The First Zionist (and the First Modern Ba’al Teshuva)
Nathan Birnbaum (1864-1937) was born in Vienna to a traditional Jewish family of Hungarian and Galician heritage. He studied law and philosophy at the University of Vienna, where he founded Kadimah, the first nationalist Jewish student association. He also started a new magazine called Selbstemanzipation! (“Self-Emancipation!) In fact, it was in an 1890 article for his magazine that Birnbaum coined the terms “Zionism” and “Zionist”. Two years later, he coined the term “political Zionism”, as distinct from the religious Zionism that has always existed in Judaism. Birnbaum’s writings were hugely popular and helped ignite the modern Zionist movement. They also played a role in inspiring Theodor Herzl. At the First Zionist Congress in 1897, Birnbaum was elected Secretary General. However, he soon had a change of heart when he saw how Zionism was becoming too secular and too political. Instead, he began to advocate for “Jewish cultural autonomy”, also called golus (or galut) nationalism. He hoped Jews would be recognized as a distinct and semi-autonomous people within the countries in which they dwelled. Birnbaum ran for Austrian parliament and while he did win the election, corruption and anti-Semitism prevented him from taking his seat. Birnbaum was a huge proponent of “Yiddishism”, and to make Jews proud of their culture and language. In 1908, he convened the first Conference for the Yiddish Language, and even traveled to America to promote the revival of Yiddish. During this trip, he had a meeting with US President Teddy Roosevelt. Birnbaum eventually realized that true salvation for the Jews can only come from adherence to Torah and Jewish law. In 1916, he became a ba’al teshuvah and began to live a strictly Orthodox life. Three years later, he became the General Secretary of Agudas Yisroel (originally an umbrella organization for Eastern European Orthodox Jews, and today also a political party in Israel). He wrote a popular text called Gottesvolk (“God’s People”), where he outlined his plan for reviving Judaism and laid out a vision of the ideal Jewish community. He argued passionately against “modern paganism” and warned about the dangers of godless secularism, quite accurately foreseeing how it could destroy society. He affirmed that settling and living in Israel was still important, of course, but for spiritual reasons, not political ones. When the Nazis came to power in 1933, Birnbaum fled with his family to the Netherlands, where he lived out the last few years of his life. Today there is a street in Jerusalem named after him. He has been called a “prophetic personality” and the “first modern ba’al teshuvah”.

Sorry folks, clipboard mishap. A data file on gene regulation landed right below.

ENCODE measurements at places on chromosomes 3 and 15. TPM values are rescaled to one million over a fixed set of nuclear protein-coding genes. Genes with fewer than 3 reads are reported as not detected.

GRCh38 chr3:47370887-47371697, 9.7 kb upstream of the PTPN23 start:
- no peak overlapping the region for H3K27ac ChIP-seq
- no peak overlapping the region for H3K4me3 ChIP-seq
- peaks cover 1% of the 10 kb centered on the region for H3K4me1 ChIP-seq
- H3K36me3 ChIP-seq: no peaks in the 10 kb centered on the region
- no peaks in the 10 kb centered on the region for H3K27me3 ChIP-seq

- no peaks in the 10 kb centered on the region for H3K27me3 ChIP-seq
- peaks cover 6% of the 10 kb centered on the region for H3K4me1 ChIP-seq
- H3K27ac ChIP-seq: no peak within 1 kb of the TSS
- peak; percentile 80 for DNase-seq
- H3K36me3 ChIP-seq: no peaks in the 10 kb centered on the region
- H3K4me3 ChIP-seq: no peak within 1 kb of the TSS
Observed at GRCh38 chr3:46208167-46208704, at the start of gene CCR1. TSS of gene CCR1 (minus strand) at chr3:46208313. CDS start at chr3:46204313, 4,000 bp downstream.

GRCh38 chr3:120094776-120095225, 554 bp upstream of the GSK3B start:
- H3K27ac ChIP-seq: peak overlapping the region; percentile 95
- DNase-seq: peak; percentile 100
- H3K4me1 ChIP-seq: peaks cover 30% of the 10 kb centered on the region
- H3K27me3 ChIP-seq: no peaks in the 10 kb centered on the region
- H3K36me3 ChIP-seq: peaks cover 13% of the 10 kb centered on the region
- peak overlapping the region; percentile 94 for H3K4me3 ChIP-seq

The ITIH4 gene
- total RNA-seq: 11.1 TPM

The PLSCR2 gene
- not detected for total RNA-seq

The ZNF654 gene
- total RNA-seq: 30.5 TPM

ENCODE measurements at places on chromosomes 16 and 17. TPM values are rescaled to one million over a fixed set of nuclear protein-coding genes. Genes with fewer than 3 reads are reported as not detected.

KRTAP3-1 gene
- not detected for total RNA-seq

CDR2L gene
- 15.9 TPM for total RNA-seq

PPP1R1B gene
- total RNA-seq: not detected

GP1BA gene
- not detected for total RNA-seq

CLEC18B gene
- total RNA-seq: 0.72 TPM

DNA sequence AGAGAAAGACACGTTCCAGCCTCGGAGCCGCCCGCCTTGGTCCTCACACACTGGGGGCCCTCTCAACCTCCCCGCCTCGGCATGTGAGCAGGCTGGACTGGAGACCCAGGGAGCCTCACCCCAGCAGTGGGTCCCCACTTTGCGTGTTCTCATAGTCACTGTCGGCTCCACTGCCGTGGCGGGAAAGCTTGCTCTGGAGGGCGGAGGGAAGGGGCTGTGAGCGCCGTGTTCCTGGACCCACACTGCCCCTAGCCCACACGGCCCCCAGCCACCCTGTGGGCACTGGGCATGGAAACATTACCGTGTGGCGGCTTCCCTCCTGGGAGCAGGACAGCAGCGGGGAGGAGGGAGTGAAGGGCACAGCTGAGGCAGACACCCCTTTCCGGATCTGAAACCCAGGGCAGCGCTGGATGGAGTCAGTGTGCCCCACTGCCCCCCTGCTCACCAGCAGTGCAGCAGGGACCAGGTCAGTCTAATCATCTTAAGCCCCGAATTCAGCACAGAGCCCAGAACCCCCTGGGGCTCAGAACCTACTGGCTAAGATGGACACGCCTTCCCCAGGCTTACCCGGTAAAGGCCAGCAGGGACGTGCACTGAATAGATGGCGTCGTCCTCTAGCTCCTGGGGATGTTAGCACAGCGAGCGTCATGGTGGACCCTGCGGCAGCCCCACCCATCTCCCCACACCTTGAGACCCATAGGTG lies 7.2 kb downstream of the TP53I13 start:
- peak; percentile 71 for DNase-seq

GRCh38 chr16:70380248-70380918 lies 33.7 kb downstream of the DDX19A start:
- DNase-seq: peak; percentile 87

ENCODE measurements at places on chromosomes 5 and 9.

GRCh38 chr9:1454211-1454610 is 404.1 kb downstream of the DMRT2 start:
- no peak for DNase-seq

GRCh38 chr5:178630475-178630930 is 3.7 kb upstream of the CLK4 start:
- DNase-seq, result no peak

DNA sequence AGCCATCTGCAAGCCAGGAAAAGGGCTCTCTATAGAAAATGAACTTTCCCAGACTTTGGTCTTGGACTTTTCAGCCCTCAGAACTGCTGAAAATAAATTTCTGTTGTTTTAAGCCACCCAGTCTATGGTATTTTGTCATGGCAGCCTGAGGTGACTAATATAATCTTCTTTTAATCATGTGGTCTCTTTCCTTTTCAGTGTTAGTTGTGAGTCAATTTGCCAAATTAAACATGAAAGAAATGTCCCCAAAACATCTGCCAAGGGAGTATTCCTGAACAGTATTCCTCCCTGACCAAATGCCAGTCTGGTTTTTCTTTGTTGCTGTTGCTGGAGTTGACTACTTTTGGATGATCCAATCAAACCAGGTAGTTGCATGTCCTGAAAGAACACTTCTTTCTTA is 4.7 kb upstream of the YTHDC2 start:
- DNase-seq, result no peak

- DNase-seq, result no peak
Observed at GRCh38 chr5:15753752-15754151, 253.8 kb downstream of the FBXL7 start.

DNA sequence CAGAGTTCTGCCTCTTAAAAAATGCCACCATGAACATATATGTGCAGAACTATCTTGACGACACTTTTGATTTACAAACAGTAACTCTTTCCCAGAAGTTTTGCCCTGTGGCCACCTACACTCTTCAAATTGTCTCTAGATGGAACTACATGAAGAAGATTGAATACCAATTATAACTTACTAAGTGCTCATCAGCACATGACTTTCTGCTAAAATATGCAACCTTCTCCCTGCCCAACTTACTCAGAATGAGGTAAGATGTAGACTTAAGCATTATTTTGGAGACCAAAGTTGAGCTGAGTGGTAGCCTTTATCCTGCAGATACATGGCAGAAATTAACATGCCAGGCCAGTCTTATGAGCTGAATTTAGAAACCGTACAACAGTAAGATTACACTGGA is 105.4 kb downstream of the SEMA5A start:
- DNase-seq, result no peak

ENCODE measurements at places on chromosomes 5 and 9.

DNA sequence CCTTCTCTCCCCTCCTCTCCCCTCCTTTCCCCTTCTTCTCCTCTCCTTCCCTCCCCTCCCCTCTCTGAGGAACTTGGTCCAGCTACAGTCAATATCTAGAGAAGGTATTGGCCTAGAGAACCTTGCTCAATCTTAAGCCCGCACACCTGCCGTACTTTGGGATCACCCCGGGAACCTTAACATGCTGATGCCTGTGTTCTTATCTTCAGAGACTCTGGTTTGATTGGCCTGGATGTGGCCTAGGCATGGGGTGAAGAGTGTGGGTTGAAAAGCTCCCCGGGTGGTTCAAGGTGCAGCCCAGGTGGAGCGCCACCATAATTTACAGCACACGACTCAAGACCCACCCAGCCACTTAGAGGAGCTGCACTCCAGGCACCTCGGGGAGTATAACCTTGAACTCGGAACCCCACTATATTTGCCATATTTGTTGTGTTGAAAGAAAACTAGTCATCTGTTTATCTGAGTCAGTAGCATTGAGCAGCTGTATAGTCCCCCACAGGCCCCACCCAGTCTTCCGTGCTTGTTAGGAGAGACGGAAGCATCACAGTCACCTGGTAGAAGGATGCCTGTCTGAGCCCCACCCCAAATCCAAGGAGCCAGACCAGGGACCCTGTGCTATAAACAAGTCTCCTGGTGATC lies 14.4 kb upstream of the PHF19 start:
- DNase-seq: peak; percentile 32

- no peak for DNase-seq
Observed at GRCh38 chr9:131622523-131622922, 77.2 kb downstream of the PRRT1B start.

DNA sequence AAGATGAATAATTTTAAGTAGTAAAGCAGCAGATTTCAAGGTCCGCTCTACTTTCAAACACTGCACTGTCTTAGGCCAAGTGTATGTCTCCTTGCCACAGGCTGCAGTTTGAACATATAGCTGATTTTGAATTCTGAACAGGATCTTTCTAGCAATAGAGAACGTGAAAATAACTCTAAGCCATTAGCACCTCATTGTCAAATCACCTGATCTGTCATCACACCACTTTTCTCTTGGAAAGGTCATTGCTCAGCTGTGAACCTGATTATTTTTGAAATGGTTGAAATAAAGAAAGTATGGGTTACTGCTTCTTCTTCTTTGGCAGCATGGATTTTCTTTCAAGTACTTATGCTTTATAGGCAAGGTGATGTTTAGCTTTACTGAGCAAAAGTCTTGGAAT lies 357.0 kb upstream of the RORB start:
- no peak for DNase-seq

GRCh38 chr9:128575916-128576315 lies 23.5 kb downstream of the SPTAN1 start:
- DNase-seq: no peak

Yom Kippur Begins Tuesday Evening – Gmar Chatima Tova!
Words of the Week
When one stands in prayer, he should place his feet together side by side. He should set his eyes downwards as if he is looking at the ground, and his heart upwards as if he is standing in Heaven.
– Rabbi Moshe ben Maimon (“Maimonides”, 1138-1204), Mishneh Torah